This issue is ostensibly “home decor” themed, which at any other moment in our collective social history is perfectly fine. But with less than a week before the most epochal election since the one that resulted in Lincoln’s second term, I’d have to be tone deaf to focus on Chez Nous when the nation is crumbling.
I tried anyway. And I failed. I strolled through San Anselmo looking for inspiration and found it in the window display of a tiny home and design storefront. It was a jar of table tennis balls and a couple of haphazardly laid paddles. The overall effect belied an aesthetic of blunt honesty–who cares?
I admire the display for a few reasons. It not only looks like my house (finally my living room looks like a window display) since two boys live here, but it also resembles a Fluxus-style installation qua deconstruction of home decor. For those who forgot their art history, “Fluxus was an international, interdisciplinary community of artists…who engaged in experimental art performances which emphasized the artistic process over the finished product,” thus spake Wikipedia.
My favorite window display ups the ante by depicting the “artistic process” in media res, at the precise moment when the artist said “f— it.” When it comes to home decor, I think many of us have reached that point. Apart from kicking an ottoman around the room, not much has changed at my place and why should it? No one is going to see it unless they’re doing CSI-style analysis of my Zoom calls, barking “enhance!” at the screen until the aforementioned ottoman comes into focus and one turns to the other and says, “Yep, that’s where he said f— it.”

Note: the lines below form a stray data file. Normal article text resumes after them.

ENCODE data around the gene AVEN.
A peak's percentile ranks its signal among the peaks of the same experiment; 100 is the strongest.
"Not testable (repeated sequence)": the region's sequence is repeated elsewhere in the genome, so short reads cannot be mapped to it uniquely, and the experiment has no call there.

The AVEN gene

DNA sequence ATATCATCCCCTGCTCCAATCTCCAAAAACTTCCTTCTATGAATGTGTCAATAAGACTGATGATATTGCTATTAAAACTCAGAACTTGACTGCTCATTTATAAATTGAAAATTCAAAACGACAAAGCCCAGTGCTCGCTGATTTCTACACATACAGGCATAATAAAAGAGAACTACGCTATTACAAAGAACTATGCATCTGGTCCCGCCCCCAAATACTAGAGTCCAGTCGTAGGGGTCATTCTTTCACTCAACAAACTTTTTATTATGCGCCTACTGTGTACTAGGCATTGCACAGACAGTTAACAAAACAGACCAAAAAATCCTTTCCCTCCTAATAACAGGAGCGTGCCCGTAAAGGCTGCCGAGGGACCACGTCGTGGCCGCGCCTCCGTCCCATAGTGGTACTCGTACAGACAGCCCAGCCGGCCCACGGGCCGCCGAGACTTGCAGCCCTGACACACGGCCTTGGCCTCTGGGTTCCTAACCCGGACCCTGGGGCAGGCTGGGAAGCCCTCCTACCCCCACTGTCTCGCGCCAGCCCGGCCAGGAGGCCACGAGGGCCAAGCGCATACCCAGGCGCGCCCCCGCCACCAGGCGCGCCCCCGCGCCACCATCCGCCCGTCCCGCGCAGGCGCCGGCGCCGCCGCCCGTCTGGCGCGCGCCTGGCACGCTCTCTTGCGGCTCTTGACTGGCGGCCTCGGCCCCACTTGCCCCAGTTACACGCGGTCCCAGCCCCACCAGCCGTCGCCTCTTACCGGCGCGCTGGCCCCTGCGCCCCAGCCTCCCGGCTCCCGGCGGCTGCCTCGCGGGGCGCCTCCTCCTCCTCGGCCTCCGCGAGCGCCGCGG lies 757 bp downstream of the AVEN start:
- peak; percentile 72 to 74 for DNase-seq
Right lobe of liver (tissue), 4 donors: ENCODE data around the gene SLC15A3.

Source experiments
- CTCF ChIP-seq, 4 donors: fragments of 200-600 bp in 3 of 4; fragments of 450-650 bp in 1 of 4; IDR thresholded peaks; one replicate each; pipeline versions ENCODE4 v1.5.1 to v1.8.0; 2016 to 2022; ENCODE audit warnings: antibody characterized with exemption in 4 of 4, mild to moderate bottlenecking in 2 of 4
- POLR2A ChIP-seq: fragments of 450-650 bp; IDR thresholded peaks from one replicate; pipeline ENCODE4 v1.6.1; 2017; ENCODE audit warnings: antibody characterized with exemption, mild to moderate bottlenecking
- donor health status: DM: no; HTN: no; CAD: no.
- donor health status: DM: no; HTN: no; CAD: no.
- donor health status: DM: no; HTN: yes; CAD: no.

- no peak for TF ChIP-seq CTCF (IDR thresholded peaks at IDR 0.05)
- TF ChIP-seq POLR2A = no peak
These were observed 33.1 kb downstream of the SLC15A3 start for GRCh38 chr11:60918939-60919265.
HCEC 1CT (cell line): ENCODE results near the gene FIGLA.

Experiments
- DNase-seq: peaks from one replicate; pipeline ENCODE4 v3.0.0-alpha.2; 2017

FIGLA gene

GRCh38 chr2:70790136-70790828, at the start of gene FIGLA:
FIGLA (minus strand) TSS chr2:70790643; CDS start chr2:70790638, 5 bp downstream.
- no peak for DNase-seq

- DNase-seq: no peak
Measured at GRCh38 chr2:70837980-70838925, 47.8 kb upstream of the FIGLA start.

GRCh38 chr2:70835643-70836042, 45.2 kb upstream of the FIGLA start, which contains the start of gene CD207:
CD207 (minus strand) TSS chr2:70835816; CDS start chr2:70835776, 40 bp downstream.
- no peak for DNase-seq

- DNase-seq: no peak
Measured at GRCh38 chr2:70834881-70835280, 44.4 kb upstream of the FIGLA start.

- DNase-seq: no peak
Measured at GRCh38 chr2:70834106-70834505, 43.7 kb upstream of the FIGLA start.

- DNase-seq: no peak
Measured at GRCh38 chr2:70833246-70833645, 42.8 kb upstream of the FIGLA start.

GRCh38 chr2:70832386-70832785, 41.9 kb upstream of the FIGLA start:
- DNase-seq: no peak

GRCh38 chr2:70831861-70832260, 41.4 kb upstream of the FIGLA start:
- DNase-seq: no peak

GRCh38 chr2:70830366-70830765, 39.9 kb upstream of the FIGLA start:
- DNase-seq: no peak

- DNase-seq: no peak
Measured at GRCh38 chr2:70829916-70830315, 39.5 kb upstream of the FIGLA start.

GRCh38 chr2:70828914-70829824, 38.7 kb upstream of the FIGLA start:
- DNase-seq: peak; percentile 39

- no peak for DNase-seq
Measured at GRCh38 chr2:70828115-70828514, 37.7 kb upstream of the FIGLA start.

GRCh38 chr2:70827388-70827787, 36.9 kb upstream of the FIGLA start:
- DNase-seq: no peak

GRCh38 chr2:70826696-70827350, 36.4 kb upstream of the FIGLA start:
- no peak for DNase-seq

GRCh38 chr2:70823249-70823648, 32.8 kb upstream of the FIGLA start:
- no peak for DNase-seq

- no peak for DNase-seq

“It’s like an epidemic with these people,” the rookie will reply and they’ll be right. Well, more of a pandemic; but with 200,000 dead, why split mohairs?
No, the only significant change in my home decor is the amount of election-themed collateral that’s appeared courtesy of my stepson, whose graphic design efforts have been replicated throughout Petaluma (you may have seen his wave of Keith Haring-esque “Vote” signage). It’s telling that a 13-year-old has taken over the look of the living room. This is their world, we’re just voting in it.
To that end, a recent study found that two of the most voter-friendly cities in the nation for the 2020 Presidential Election are Novato and San Rafael. Both earned A- or A ratings for their voting infrastructure. Good. Now, go out and vote, then straighten up your damn living room.
Daedalus Howell lives at daedalushowell.com.